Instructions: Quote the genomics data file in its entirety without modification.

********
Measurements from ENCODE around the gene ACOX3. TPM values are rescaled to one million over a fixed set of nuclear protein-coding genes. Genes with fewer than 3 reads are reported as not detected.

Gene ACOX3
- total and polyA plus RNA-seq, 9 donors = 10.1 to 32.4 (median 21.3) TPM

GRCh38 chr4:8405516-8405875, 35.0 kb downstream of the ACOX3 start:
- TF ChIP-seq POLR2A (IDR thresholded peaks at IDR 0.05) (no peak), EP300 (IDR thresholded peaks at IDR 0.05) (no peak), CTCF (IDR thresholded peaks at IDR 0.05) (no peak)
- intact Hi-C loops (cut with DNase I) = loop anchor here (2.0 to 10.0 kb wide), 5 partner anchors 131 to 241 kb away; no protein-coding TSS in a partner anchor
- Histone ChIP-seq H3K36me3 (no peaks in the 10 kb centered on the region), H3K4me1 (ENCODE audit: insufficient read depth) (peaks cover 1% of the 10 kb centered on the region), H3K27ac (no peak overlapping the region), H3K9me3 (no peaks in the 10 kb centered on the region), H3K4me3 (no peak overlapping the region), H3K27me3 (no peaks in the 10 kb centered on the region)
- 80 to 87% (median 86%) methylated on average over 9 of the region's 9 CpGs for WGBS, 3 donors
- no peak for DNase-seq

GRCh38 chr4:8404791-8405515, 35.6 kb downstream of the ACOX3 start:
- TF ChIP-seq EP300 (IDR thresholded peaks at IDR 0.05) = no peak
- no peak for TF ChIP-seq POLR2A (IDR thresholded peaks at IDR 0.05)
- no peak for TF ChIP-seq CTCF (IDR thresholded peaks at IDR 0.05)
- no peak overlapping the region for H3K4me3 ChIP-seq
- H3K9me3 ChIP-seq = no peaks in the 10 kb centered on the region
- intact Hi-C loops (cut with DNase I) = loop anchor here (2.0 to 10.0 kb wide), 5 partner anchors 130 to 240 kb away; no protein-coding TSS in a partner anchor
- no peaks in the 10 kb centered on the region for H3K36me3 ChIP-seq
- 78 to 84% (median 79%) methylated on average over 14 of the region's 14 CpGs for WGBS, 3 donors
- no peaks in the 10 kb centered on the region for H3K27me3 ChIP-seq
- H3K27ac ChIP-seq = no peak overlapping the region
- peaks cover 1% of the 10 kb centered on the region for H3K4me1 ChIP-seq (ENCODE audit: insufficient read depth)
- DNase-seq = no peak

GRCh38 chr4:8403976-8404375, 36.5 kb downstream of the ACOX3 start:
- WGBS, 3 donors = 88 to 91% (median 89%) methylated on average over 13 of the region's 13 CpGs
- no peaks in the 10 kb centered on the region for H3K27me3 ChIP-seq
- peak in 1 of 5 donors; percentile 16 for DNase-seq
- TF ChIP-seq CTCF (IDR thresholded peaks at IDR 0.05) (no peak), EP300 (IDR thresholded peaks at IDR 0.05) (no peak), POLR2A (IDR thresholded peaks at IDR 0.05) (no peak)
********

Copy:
Measurements from ENCODE around the gene ACOX3. TPM values are rescaled to one million over a fixed set of nuclear protein-coding genes. Genes with fewer than 3 reads are reported as not detected.

Gene ACOX3
- total and polyA plus RNA-seq, 9 donors = 10.1 to 32.4 (median 21.3) TPM

GRCh38 chr4:8405516-8405875, 35.0 kb downstream of the ACOX3 start:
- TF ChIP-seq POLR2A (IDR thresholded peaks at IDR 0.05) (no peak), EP300 (IDR thresholded peaks at IDR 0.05) (no peak), CTCF (IDR thresholded peaks at IDR 0.05) (no peak)
- intact Hi-C loops (cut with DNase I) = loop anchor here (2.0 to 10.0 kb wide), 5 partner anchors 131 to 241 kb away; no protein-coding TSS in a partner anchor
- Histone ChIP-seq H3K36me3 (no peaks in the 10 kb centered on the region), H3K4me1 (ENCODE audit: insufficient read depth) (peaks cover 1% of the 10 kb centered on the region), H3K27ac (no peak overlapping the region), H3K9me3 (no peaks in the 10 kb centered on the region), H3K4me3 (no peak overlapping the region), H3K27me3 (no peaks in the 10 kb centered on the region)
- 80 to 87% (median 86%) methylated on average over 9 of the region's 9 CpGs for WGBS, 3 donors
- no peak for DNase-seq

GRCh38 chr4:8404791-8405515, 35.6 kb downstream of the ACOX3 start:
- TF ChIP-seq EP300 (IDR thresholded peaks at IDR 0.05) = no peak
- no peak for TF ChIP-seq POLR2A (IDR thresholded peaks at IDR 0.05)
- no peak for TF ChIP-seq CTCF (IDR thresholded peaks at IDR 0.05)
- no peak overlapping the region for H3K4me3 ChIP-seq
- H3K9me3 ChIP-seq = no peaks in the 10 kb centered on the region
- intact Hi-C loops (cut with DNase I) = loop anchor here (2.0 to 10.0 kb wide), 5 partner anchors 130 to 240 kb away; no protein-coding TSS in a partner anchor
- no peaks in the 10 kb centered on the region for H3K36me3 ChIP-seq
- 78 to 84% (median 79%) methylated on average over 14 of the region's 14 CpGs for WGBS, 3 donors
- no peaks in the 10 kb centered on the region for H3K27me3 ChIP-seq
- H3K27ac ChIP-seq = no peak overlapping the region
- peaks cover 1% of the 10 kb centered on the region for H3K4me1 ChIP-seq (ENCODE audit: insufficient read depth)
- DNase-seq = no peak

GRCh38 chr4:8403976-8404375, 36.5 kb downstream of the ACOX3 start:
- WGBS, 3 donors = 88 to 91% (median 89%) methylated on average over 13 of the region's 13 CpGs
- no peaks in the 10 kb centered on the region for H3K27me3 ChIP-seq
- peak in 1 of 5 donors; percentile 16 for DNase-seq
- TF ChIP-seq CTCF (IDR thresholded peaks at IDR 0.05) (no peak), EP300 (IDR thresholded peaks at IDR 0.05) (no peak), POLR2A (IDR thresholded peaks at IDR 0.05) (no peak)